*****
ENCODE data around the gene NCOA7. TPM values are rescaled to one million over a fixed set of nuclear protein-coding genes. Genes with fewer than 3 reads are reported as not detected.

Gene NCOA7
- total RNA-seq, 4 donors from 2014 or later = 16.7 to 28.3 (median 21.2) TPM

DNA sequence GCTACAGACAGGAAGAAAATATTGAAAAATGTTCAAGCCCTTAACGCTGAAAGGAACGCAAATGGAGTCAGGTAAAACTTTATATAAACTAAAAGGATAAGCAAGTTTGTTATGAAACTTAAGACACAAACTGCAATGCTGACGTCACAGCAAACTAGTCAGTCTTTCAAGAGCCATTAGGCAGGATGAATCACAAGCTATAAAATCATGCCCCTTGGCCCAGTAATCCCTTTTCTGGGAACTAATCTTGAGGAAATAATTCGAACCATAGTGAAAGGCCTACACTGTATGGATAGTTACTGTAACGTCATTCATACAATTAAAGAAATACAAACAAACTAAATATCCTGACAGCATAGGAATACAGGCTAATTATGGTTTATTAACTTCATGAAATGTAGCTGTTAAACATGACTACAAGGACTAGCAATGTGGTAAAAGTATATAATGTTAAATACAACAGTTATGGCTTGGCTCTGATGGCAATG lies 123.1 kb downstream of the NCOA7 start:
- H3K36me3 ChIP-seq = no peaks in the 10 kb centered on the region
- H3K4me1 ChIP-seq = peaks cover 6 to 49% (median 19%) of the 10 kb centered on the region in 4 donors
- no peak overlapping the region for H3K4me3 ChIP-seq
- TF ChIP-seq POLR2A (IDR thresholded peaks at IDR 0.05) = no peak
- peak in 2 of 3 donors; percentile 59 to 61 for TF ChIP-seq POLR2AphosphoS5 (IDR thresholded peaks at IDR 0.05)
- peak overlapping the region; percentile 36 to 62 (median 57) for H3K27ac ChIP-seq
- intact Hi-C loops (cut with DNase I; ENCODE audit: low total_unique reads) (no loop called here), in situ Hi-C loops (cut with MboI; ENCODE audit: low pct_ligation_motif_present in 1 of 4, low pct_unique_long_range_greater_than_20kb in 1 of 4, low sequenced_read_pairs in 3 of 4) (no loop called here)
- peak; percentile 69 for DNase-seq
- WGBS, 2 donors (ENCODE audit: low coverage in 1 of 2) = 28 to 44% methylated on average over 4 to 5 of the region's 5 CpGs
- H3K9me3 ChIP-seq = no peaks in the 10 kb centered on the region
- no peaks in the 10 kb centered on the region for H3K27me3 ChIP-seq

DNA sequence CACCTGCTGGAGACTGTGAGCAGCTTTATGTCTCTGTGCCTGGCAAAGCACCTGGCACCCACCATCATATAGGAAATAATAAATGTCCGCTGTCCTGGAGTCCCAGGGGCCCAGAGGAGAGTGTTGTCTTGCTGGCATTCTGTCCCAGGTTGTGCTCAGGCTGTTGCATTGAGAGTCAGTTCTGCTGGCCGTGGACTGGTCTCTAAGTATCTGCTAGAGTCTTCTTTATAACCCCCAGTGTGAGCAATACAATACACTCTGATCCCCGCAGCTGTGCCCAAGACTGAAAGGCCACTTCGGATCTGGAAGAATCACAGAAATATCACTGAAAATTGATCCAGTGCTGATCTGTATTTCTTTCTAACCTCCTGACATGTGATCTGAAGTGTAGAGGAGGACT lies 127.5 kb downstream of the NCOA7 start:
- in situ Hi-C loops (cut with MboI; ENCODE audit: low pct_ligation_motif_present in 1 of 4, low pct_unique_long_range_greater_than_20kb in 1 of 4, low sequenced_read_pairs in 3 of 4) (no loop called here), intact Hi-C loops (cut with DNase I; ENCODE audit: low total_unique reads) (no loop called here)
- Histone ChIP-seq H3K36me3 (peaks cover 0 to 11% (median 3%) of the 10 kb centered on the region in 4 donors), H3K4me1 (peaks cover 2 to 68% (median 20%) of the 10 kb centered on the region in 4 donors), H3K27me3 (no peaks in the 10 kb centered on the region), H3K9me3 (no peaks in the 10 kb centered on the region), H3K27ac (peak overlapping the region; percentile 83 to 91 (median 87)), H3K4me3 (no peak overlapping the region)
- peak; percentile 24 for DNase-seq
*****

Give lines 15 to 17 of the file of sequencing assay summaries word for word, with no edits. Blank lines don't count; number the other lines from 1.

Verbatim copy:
- no peaks in the 10 kb centered on the region for H3K27me3 ChIP-seq

DNA sequence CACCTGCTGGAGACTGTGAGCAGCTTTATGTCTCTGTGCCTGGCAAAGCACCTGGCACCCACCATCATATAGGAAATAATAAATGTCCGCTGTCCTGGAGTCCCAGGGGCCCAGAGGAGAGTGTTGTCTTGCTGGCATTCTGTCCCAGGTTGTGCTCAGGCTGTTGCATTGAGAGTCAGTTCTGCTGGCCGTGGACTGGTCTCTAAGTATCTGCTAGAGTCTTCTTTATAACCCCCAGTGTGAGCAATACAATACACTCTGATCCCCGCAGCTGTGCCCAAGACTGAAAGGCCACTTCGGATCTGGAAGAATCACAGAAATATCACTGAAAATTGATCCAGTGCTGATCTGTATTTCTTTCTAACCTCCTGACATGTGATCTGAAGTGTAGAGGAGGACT lies 127.5 kb downstream of the NCOA7 start:
- in situ Hi-C loops (cut with MboI; ENCODE audit: low pct_ligation_motif_present in 1 of 4, low pct_unique_long_range_greater_than_20kb in 1 of 4, low sequenced_read_pairs in 3 of 4) (no loop called here), intact Hi-C loops (cut with DNase I; ENCODE audit: low total_unique reads) (no loop called here)